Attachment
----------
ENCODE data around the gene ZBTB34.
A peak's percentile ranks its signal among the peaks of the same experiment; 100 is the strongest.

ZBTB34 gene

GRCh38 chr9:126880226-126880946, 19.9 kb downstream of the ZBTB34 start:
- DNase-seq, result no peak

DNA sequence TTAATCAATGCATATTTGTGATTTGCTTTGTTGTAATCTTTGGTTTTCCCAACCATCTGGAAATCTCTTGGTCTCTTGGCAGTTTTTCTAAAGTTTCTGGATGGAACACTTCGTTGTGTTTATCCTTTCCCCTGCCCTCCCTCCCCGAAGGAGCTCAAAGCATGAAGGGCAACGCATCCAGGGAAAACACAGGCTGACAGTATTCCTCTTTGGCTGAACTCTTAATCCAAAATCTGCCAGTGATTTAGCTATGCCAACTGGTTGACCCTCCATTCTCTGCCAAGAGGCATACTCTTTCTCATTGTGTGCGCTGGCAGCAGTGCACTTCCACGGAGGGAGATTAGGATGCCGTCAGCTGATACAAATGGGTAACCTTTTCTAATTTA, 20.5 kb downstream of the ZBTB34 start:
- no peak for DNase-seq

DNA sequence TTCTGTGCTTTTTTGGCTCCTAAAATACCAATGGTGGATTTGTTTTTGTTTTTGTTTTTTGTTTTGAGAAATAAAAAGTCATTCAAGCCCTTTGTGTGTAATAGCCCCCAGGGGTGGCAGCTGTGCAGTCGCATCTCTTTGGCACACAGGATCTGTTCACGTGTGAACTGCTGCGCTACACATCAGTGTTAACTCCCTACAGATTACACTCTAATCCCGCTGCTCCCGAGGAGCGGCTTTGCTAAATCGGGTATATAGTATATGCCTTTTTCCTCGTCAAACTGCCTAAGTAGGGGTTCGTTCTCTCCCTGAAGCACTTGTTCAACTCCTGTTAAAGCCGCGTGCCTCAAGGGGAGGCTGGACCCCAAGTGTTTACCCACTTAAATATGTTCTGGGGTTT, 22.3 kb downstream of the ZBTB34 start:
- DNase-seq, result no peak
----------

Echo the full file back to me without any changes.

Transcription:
ENCODE data around the gene ZBTB34.
A peak's percentile ranks its signal among the peaks of the same experiment; 100 is the strongest.

ZBTB34 gene

GRCh38 chr9:126880226-126880946, 19.9 kb downstream of the ZBTB34 start:
- DNase-seq, result no peak

DNA sequence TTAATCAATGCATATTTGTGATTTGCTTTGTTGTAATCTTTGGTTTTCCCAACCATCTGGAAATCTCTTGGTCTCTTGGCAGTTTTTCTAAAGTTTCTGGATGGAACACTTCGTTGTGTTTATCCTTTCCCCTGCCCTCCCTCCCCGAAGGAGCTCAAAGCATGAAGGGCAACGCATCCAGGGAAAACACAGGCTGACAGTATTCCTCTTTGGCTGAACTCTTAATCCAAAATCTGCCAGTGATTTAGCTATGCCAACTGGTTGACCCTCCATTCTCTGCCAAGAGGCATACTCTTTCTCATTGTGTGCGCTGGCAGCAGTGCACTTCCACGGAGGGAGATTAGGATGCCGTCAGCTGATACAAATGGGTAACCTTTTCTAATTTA, 20.5 kb downstream of the ZBTB34 start:
- no peak for DNase-seq

DNA sequence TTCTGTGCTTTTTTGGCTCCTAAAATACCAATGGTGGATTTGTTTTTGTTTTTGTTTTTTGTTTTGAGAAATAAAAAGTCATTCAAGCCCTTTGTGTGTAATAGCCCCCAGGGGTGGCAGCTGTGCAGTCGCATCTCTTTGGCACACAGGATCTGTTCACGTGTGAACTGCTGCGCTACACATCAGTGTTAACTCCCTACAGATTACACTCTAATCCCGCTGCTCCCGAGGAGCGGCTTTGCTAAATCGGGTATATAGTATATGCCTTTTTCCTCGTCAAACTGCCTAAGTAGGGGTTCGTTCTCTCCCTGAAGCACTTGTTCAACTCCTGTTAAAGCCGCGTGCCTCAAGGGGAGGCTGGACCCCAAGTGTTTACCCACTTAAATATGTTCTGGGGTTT, 22.3 kb downstream of the ZBTB34 start:
- DNase-seq, result no peak